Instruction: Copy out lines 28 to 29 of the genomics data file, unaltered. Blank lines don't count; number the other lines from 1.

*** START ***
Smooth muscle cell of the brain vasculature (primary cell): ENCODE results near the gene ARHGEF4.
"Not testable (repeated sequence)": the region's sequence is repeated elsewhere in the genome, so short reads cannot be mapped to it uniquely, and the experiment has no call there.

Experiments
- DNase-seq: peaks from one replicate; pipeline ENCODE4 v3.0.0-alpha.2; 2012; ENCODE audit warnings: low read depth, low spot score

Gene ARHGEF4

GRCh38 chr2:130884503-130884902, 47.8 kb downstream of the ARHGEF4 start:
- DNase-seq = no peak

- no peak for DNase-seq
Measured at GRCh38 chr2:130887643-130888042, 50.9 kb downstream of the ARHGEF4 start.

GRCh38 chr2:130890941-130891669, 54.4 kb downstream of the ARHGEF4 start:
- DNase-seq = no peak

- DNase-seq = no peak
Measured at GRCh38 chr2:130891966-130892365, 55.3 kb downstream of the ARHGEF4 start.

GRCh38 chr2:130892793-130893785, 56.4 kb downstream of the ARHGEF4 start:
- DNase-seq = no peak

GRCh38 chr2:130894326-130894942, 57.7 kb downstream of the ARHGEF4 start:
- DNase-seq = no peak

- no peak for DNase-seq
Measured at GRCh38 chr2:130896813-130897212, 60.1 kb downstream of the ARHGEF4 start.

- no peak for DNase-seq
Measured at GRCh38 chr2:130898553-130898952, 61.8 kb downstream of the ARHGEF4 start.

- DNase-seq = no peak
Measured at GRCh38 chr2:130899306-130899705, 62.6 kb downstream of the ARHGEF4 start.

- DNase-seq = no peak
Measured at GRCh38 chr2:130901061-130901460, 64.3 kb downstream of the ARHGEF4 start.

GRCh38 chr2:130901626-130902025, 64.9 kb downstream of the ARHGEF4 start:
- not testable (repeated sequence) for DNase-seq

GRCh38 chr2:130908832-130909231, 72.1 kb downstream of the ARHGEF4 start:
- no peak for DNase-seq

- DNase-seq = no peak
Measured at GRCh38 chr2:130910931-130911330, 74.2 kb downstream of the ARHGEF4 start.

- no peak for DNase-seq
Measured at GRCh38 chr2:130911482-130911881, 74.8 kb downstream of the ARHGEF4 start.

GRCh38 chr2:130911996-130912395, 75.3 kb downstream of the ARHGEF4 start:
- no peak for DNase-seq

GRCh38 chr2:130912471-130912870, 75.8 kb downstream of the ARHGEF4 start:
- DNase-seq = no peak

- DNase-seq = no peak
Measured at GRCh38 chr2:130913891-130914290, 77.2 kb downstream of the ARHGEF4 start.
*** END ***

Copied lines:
GRCh38 chr2:130908832-130909231, 72.1 kb downstream of the ARHGEF4 start:
- no peak for DNase-seq